There is presently a stone quarry (behind the Shopko store) that has been in existence, for more than 45 years, as a very small and incidental operation that was only used occasionally. For most of those years the vast majority of Village residents never even knew about the quarry because its use was so casual. This was part of the Krist’s Grocery property and the quarry was a secondary use. Over the years the neighboring properties were developed as residential neighborhoods. The very low key, casual operation of the quarry was of no concern to those establishing residency in the area as most were not even aware of the quarry’s existence.
In 2008 Krist divided the property and sold the quarry off separately from the grocery store, this is when the quarry was no longer a secondary use of the main parcel. There is no way that transaction should have elevated this non-conforming use to the primary use of the property. The new property owner did not acquire a “vested interest” in the continuance of this “nonconforming use,” because the historic use was casual and occasional, and the quarry use was merely accessory or incidental to the principal use.
The new quarry ownership maintained an adversarial relationship with the community from the beginning. Operations have now changed the character of what used to be a small incidental stone quarry operation. The new owner has expanded, and intensified the quarry in violation of the “non-conforming use” status.
This existing quarry should be issued orders to cease operations because of this change of use. By the quarry owner’s own admission in his letter of November 15, 2012, the character of this operation has already intensified and expanded, and even more expansions are contemplated.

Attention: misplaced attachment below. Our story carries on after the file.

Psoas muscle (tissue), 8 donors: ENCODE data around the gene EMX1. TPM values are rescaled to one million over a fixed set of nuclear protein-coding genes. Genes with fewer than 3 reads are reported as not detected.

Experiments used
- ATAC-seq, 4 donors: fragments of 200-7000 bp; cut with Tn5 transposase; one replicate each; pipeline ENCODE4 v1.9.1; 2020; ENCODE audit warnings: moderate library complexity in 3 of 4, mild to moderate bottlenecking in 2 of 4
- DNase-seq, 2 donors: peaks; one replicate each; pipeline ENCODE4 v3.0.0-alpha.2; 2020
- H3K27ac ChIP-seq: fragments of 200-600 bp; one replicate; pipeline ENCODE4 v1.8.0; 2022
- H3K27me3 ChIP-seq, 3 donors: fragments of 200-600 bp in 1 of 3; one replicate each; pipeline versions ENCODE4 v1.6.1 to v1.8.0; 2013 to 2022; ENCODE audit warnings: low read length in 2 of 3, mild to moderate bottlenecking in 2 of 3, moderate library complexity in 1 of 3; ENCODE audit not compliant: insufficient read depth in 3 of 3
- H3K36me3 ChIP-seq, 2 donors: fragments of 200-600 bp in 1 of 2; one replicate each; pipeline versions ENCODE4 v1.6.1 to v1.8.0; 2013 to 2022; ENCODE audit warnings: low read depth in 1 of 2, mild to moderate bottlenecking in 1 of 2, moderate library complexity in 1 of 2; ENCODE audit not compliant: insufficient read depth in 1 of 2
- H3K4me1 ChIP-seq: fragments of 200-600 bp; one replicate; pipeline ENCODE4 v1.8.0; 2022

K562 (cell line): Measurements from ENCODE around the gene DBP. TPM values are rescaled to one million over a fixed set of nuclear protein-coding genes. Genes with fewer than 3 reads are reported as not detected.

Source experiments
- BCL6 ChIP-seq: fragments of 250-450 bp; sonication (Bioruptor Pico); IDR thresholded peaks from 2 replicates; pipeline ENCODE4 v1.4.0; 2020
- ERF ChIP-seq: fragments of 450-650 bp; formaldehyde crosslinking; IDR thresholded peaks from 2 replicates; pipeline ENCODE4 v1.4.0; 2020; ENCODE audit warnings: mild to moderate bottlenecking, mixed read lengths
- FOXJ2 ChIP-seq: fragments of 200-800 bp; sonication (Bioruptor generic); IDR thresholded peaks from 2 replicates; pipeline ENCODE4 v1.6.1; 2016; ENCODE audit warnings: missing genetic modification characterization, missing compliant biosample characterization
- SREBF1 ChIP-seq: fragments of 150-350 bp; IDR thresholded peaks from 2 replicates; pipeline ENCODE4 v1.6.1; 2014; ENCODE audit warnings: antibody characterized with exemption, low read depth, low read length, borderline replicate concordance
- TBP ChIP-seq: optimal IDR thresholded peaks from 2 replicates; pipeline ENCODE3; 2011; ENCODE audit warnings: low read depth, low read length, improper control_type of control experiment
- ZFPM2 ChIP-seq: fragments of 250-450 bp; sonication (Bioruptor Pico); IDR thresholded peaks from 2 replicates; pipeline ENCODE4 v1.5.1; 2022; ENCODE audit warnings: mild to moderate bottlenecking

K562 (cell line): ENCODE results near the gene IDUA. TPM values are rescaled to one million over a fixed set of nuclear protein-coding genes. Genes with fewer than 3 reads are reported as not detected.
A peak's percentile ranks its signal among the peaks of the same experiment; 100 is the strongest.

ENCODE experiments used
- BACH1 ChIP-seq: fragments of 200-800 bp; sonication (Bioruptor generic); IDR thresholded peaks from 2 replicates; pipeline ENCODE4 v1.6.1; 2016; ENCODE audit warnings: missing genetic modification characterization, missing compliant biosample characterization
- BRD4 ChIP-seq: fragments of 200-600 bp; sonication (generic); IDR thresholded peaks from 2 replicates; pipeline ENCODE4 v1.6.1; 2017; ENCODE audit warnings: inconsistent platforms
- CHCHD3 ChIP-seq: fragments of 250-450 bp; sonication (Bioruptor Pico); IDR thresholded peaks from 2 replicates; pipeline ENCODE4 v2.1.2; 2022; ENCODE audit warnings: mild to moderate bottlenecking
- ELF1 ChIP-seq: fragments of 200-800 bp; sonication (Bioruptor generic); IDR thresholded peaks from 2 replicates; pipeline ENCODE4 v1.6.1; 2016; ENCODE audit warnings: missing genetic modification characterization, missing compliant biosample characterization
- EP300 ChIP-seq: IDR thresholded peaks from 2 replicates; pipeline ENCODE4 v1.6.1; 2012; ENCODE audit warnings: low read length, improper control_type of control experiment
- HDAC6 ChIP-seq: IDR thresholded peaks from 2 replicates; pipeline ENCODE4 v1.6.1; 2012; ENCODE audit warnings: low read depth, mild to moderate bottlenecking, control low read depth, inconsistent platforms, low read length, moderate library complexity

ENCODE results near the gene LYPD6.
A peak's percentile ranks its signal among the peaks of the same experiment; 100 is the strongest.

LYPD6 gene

Expansion or enlargement of a nonconforming use which changes the use invalidates not only the illegal change, but the legal nonconforming use as well. The current quarry operation is not operated in the best interests of the public and does not promote the health, safety, welfare and convenience of the public.
No new quarries should be permitted.
Now, because the depth of the present quarry makes the stone removal more difficult and costly, the ownership proposed in 2013 to open a new quarry on property they own to the east of the present quarry and deeper into the residential community.
The present Village Zoning Code does not permit a quarry anywhere within the Village, but now the Village Board is about to vote on a text amendment that would allow a new quarry.
At a recent public hearing there was 100 percent response of “no” to the zoning change by the affected residents. No zoning change means no new quarry.
Sister Bay, Wis.